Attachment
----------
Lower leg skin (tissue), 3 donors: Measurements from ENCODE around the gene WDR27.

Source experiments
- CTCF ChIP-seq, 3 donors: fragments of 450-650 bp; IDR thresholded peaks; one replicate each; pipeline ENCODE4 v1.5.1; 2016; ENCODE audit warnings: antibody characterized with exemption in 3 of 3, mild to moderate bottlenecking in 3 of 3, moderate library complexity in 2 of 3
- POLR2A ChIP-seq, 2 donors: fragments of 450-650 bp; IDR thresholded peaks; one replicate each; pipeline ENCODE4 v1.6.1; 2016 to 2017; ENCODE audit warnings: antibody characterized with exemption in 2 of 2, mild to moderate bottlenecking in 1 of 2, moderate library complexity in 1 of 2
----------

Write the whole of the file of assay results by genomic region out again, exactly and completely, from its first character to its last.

Lower leg skin (tissue), 3 donors: Measurements from ENCODE around the gene WDR27.

Source experiments
- CTCF ChIP-seq, 3 donors: fragments of 450-650 bp; IDR thresholded peaks; one replicate each; pipeline ENCODE4 v1.5.1; 2016; ENCODE audit warnings: antibody characterized with exemption in 3 of 3, mild to moderate bottlenecking in 3 of 3, moderate library complexity in 2 of 3
- POLR2A ChIP-seq, 2 donors: fragments of 450-650 bp; IDR thresholded peaks; one replicate each; pipeline ENCODE4 v1.6.1; 2016 to 2017; ENCODE audit warnings: antibody characterized with exemption in 2 of 2, mild to moderate bottlenecking in 1 of 2, moderate library complexity in 1 of 2